launch


Nintendo today announced first-week sales of 400,000 Wii U systems in North America, falling short of the mark set by the first Wii, but surpassing early sales of previous high-definition systems.

American corporate president Reggie Fils-Aime told CNet sales of the new system have been limited only by Nintendo's ability to get product to stores. "Retailers are also doing their best to get the product to store shelves, but as soon as product hits retail, they're selling out immediately," Fils-Aime said, gelling with reports from retailers like GameStop that explicitly noted in Black Friday ads that they had no hardware stock to sell.

The original Wii sold over 600,000  units in the Americas in the eight days following its November 2006 launch, which also overlapped with Black Friday. Indeed, the Wii was nearly impossible to find on store shelves for months following launch, selling millions of systems in that time.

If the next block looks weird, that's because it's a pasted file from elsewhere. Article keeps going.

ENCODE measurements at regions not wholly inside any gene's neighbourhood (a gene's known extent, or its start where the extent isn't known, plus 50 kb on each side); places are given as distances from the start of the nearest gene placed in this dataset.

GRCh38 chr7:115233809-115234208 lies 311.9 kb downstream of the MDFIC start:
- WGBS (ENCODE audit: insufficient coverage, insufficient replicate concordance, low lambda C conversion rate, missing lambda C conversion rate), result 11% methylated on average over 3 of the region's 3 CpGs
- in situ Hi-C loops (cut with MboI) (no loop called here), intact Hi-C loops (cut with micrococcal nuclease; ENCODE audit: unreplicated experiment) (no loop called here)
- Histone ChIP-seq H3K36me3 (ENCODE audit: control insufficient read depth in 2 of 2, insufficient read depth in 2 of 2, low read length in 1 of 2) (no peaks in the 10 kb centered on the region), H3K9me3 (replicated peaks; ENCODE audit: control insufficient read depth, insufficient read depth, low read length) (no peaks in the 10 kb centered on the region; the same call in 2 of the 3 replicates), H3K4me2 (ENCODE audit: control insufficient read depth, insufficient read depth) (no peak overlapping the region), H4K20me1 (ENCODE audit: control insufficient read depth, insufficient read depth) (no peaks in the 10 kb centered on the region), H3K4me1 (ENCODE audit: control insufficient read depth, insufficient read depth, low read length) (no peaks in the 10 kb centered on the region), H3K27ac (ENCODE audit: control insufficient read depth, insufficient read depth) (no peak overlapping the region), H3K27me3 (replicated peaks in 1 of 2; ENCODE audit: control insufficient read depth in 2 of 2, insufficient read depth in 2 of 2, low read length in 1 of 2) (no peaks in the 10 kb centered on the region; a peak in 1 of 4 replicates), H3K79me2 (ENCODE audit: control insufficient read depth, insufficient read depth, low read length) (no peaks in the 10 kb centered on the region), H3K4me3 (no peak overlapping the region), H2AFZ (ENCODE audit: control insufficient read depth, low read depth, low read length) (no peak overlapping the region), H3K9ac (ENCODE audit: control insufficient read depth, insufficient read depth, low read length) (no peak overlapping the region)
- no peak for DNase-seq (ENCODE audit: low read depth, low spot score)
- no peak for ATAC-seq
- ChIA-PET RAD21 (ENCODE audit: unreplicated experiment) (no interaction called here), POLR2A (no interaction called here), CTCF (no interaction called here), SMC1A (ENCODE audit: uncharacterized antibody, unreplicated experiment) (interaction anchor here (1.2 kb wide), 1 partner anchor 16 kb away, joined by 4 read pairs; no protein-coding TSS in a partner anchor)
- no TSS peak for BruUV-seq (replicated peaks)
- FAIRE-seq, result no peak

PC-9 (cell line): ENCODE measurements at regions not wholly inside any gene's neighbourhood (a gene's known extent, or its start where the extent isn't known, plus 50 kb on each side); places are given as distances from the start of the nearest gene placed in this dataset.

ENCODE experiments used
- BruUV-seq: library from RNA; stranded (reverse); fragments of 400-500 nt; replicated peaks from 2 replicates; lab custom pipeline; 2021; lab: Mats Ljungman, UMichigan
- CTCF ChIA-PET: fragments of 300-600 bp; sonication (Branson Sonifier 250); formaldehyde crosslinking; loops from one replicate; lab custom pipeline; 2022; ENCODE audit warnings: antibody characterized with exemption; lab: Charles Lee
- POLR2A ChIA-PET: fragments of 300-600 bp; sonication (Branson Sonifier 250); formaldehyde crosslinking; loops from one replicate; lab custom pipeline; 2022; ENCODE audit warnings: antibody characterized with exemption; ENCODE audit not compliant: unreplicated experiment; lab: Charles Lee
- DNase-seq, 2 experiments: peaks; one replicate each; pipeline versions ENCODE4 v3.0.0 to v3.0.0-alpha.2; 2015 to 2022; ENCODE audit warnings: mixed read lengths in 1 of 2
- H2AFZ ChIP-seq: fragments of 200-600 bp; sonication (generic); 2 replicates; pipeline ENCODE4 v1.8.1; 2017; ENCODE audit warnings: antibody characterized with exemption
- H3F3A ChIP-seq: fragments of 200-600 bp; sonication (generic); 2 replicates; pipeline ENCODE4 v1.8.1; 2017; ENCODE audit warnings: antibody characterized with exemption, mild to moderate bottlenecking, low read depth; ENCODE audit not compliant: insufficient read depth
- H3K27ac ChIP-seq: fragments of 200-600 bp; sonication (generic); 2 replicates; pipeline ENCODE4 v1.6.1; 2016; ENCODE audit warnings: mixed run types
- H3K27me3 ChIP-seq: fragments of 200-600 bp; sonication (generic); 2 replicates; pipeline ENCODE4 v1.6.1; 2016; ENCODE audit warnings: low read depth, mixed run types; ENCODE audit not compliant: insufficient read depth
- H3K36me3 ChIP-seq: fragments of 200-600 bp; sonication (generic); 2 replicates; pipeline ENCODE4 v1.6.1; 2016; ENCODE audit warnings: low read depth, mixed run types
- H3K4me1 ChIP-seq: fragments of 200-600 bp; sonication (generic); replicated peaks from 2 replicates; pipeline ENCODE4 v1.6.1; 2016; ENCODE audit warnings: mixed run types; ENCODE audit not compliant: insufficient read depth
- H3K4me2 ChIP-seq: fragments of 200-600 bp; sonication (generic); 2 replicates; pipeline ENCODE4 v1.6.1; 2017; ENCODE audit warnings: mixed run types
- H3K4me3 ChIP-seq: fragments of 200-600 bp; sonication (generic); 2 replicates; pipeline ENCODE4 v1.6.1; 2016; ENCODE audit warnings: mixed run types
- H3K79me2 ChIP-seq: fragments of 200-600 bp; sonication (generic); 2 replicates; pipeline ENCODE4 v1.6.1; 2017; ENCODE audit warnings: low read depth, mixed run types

Read 4 remaining paragraphs | Comments


A day-one firmware update is causing headaches for some new Wii U owners, according to reports circulating online. Consoles that lose power while the massive new system software is being downloaded and installed are reportedly being bricked.

L.A. Times reporter Ben Fritz is one of the most prominent people to tweet that his system was rendered useless by an interruption during the roughly 5GB download, which took over an hour to complete in our tests. Other users on Twitter and gaming forums around the Internet are reporting similar issues. While most users are reporting power interruptions as the cause of the bricked consoles, some reports suggest that losing an Internet connection during the download may cause similar problems.